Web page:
Apply this also to Christ when he comes along the roads as a pilgrim, looking for shelter. You do not take him in as your guest, but you decorate floor and walls and the capitals of the pillars. You provide silver chains for the lamps, but you cannot bear even to look at him as he lies chained in prison. Once again, I am not forbidding you to supply these adornments; I am urging you to provide these other things as well, and indeed to provide them first. No one has ever been accused for not providing ornaments, but for those who neglect their neighbor a hell awaits with an inextinguishable fire and torment in the company of the demons. Do not, therefore, adorn the church and ignore your afflicted brother, for he is the most precious temple of all. From a homily on Matthew by Saint John Chrysostom, bishop (Hom. 50:3-4: PG 58, 508-509) From The Office of Readings For The Day
“God calls us through what happens during our day: through the suffering and happiness of the people we live with, through the human interests of our colleagues and the things that make up our family life.”
Rise Up People Of God - The Anointing Of The Holy Spirit Awaits Us!
The person who desires to become a sign must be dedicated to sacrifice, even as the aged Simeon prophesied of Jesus: "This child ... will be a sign of contradiction." The person who wants to be a sign will share in the destiny of the Virgin Mary: "And a sword will pierce your soul!" A sign must be steady and bold, luminous and watchful, indifferent to opinions, well rooted and unshakeable, capable of facing storms and long nights, trials and dangers. And if the Lord chooses you to become a sign in this present time, will you accept or refuse?
Moses and Elijah wanted to escape, but God's grace came upon them and these powerful men had to submit, for the Spirit of God was working in them.
from Prayers of Hope — Words of Courage by Cardinal Francis Xavier Nguyen Van Thuan p. 27
The "Doctor of Grace" reflects on the Goodness & Consolation of God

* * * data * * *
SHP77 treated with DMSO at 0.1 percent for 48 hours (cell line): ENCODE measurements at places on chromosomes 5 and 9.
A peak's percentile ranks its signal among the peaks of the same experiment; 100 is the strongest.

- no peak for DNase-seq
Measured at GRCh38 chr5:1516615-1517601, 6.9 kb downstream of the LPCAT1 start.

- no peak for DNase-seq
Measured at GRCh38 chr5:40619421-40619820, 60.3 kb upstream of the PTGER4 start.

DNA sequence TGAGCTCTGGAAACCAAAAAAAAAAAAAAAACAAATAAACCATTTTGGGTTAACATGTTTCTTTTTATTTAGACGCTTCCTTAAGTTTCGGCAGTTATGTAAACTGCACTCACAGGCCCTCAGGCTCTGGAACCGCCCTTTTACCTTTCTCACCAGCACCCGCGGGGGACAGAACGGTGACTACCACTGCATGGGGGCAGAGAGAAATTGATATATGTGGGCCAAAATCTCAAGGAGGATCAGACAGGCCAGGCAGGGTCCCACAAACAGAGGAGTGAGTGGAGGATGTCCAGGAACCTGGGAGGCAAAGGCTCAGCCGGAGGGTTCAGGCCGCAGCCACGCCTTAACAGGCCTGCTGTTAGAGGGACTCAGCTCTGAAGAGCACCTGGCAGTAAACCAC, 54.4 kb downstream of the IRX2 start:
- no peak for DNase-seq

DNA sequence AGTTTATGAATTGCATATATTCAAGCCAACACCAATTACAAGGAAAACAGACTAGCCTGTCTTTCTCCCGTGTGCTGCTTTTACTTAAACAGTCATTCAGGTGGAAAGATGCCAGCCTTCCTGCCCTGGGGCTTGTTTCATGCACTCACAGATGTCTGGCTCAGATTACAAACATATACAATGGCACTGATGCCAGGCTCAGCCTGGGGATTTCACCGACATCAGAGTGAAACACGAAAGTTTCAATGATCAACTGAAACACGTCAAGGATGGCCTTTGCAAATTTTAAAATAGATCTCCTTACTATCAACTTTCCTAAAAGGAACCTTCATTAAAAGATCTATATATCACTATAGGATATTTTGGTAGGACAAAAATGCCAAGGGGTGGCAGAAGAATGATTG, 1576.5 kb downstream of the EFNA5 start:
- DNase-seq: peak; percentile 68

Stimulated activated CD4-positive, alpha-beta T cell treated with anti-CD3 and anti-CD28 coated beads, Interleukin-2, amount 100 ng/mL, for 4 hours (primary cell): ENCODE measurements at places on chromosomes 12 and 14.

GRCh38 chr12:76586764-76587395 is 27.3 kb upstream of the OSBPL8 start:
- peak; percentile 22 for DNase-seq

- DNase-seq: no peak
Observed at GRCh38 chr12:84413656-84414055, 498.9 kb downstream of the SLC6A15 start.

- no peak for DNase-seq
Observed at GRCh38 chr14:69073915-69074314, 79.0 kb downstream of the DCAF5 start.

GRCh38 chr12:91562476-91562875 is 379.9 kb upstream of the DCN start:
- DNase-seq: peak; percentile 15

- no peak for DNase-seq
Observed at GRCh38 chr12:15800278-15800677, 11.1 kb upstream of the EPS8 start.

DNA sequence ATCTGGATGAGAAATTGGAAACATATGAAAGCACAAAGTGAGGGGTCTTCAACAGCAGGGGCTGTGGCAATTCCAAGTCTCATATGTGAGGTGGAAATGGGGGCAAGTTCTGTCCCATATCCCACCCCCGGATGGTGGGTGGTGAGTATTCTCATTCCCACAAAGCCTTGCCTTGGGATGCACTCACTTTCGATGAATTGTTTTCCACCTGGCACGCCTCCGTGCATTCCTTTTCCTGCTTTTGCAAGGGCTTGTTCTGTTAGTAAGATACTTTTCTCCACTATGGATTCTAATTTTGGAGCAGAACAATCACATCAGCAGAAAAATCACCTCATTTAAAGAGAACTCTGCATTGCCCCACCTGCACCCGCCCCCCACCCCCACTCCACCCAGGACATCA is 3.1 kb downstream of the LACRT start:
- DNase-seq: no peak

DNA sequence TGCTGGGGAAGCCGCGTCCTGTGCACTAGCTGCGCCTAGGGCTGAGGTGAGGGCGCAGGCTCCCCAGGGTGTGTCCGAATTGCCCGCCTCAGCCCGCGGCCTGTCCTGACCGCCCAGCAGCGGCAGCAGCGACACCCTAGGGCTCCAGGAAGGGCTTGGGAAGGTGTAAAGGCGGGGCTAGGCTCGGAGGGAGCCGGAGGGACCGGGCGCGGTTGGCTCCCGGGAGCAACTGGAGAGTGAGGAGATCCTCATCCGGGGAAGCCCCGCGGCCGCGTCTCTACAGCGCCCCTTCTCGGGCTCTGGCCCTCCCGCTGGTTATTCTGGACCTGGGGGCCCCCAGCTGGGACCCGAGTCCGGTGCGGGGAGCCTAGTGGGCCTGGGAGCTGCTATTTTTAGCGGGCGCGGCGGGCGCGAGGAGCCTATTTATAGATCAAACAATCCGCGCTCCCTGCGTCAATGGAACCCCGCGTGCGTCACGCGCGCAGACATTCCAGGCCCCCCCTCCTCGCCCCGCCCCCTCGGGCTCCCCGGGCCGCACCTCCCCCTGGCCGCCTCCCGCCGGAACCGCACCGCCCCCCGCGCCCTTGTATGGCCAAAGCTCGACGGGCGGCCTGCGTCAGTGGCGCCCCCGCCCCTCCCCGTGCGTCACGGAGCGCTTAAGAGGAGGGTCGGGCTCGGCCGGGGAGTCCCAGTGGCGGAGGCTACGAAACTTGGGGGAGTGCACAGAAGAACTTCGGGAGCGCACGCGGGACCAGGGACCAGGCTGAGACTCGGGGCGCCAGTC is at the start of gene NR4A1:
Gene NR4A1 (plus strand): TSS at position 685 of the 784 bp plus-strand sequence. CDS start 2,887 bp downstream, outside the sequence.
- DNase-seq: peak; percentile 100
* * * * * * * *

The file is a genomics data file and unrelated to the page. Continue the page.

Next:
Urged to reflect upon myself, I entered under your guidance the innermost places of my being; but only because you had become my helper was I able to do so. I entered, then, and with the vision of my spirit, such as it was, I saw the incommutable light far above my spiritual ken and transcending my mind: not this common light which every carnal eye can see, nor any light of the same order; but greater, as though this common light were shining much more powerfully, far more brightly, and so extensively as to fill the universe. The light I saw was not the common light at all, but something different, utterly different, from all those things. Nor was it higher than my mind in the sense that oil floats on water or the sky is above the earth; it was exalted because this very light made me, and I was below it because by it I was made. Anyone who knows truth knows this light. O eternal Truth, true Love, and beloved Eternity, you are my God, and for you I sigh day and night. As I first began to know you, you lifted me up and showed me that, while that which I might see exists indeed, I was not yet capable of seeing it. Your rays beamed intensely on me, beating back my feeble gaze, and I trembled with love and dread. I knew myself to be far away from you in a region of unlikeness, and I seemed to hear your voice from on high: “I am the food of the mature: grow, then, and you shall eat me. You will not change me into yourself like bodily food; but you will be changed into me”. Accordingly I looked for a way to gain the strength I needed to enjoy you, but I did not find it until I embraced the mediator between God and man, the man Christ Jesus, who is also God, supreme over all things and blessed for ever. He called out, proclaiming I am the Way and Truth and the Life, nor had I known him as the food which, though I was not yet strong enough to eat it, he had mingled with our flesh, for the Word became flesh so that your Wisdom, through whom you created all things, might become for us the milk adapted to our infancy. Late have I loved you, Beauty so ancient and so new, late have I loved you! Lo, you were within, but I outside, seeking there for you, and upon the shapely things you have made I rushed headlong – I, misshapen. You were with me, but I was not with you. They held me back far from you, those things which would have no being, were they not in you. You called, shouted, broke through my deafness; you flared, blazed, banished my blindness; you lavished your fragrance, I gasped; and now I pant for you; I tasted you, and now I hunger and thirst;
you touched me, and I burned for your peace. from The Liturgy of The Hours for August 28, 2017 Memorial of St. Augustine (from his Confessions)
We Are All "Living" Stones Precious In God's Sight